Tons of cocaine ship out of the Guayaquil port as government inspections fail to stem the flow

Apr 21, 2022 | 6 comments

By Karla Pesantes

Trying to prevent drug traffickers from hiding cocaine in cargo containers at Ecuador’s main port of Guayaquil is becoming an increasingly expensive headache for police and exporters alike. The ingenuity of criminal gangs means tons of cocaine leave the port hidden in food containers.

A member of the anti-narcotics police and a dog check for drugs in banana boxes destined for Italy at the port of Guayaquil.

Surrounded by a poor neighborhood, the Guayaquil port is a hive of activity, where trained dogs sniff here and there while police officers cut into bananas, pineapples and even tea drums looking for drugs.

Customs agents in Guayaquil manually check a fifth of the containers to ensure that export companies are not a front for the mafia.

Two German Shepherds, Wolf and Jessi, help the officers but they can only work for 10 minutes at a time to be effective. “We can’t tire them out too much, otherwise we won’t find any drugs,” Richard Riera, head of the National Police Ports and Airports Information Unit, told AFP.

Thanks to the dogs, liquid drugs hidden by traffickers inside tea drums were recently detected after passing through the scanner without incident.

Drug traffickers “prefer the port because this is where the majority of exports to Europe and the United States leave,” said Riera. Situated between Colombia and Peru — the world’s two largest producers of cocaine — Ecuador seized a record 210 tons of the powder in 2021, of which 96 tons were discovered in Guayaquil.

A third of seizures were destined for Europe while another 11 percent were headed for the United States, according to the police. “Our country ceased being a collection center to become instead a platform for drug distribution on an international scale,” said national anti-narcotics chief Giovanni Ponce.

Drug related violence is increasing in surrounding Guayas state where 78 percent of 404 murders so far this year were linked to drug trafficking, Ponce told the Teleamazonas news channel. Outside the port, in the city’s streets, organized crime keeps the local population in a state of terror with bodies decapitated or hanging from bridges.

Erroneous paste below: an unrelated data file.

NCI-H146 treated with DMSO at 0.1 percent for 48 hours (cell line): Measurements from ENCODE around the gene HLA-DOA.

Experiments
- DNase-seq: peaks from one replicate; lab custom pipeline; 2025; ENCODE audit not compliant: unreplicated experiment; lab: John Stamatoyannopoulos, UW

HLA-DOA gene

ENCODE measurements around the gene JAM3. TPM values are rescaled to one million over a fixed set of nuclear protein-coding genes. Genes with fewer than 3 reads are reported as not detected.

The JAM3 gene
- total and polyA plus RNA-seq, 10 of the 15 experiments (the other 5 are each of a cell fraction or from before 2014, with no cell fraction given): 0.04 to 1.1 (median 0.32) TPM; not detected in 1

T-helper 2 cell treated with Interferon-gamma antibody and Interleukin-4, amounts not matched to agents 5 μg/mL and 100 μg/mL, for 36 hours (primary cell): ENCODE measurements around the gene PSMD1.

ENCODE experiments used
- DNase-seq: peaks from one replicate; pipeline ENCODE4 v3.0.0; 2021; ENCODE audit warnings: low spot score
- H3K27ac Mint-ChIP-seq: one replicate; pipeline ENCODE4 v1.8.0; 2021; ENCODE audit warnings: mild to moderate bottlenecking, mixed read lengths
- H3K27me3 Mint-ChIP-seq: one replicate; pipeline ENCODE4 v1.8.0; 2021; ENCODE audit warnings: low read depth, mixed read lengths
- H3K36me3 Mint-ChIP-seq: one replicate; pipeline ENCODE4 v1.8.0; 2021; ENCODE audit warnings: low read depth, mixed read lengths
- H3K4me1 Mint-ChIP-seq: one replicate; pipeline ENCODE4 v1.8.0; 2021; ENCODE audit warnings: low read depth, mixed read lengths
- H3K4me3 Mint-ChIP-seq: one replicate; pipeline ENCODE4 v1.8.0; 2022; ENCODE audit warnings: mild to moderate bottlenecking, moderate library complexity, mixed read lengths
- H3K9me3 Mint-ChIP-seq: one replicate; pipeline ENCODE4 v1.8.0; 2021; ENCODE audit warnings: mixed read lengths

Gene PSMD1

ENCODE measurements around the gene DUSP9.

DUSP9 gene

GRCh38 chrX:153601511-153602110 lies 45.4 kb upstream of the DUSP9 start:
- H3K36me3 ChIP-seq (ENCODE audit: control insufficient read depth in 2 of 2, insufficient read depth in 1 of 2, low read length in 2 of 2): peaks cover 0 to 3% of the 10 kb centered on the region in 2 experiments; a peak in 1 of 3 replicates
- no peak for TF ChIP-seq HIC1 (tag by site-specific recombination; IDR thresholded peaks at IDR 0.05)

In the first quarter of this year, police seized 15.8 tons of drugs in Guayaquil port alone, four times more than in the same period of 2021. But checking 2.4 million containers a year “is a titanic task,” said Riera.

The port has 12 privately owned terminals and handles 85 percent of Ecuador’s non-oil exports — around 25 million metric tons of produce a year. Officials say they need more security guards and more unintrusive scanners that don’t damage bananas and shrimp, the country’s flagship exports, but there is only one of these in the whole of Ecuador.

Exporters have been left frustrated by the number of containers being infiltrated with drugs. Criminal gangs break the locks, take out the legal cargo and replace it with cocaine bricks. “Often they go all the way to the point of origin” in the factory, said Javier Lancha de Micheo, owner of the private Contecon terminal.

The company has had to install security cameras in the terminal and introduce security checks on people and vehicles entering the premises.

The worst affected are banana exports. Those containers are often breached on the roadside as well as in the port itself. “We’re the main victims because we move 7,000 banana containers a week,” said Richard Salazar, executive director of the Banana Marketing and Export Association. Ecuador is the world’s largest grower and exporter of bananas.

Companies spend $200 per container on security measures such as satellite surveillance and private contractors. But whenever drugs are discovered, authorities seize the entire container as evidence, to the detriment of its owners. “No one takes responsibility for the loss. Each container is worth $12,000,” added Salazar, who says the industry has pleaded for help.

“We have asked for and demanded an integrated security policy in Ecuador… as an additional option to the private efforts that every exporter is already carrying out.”
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Credit: International Business Times

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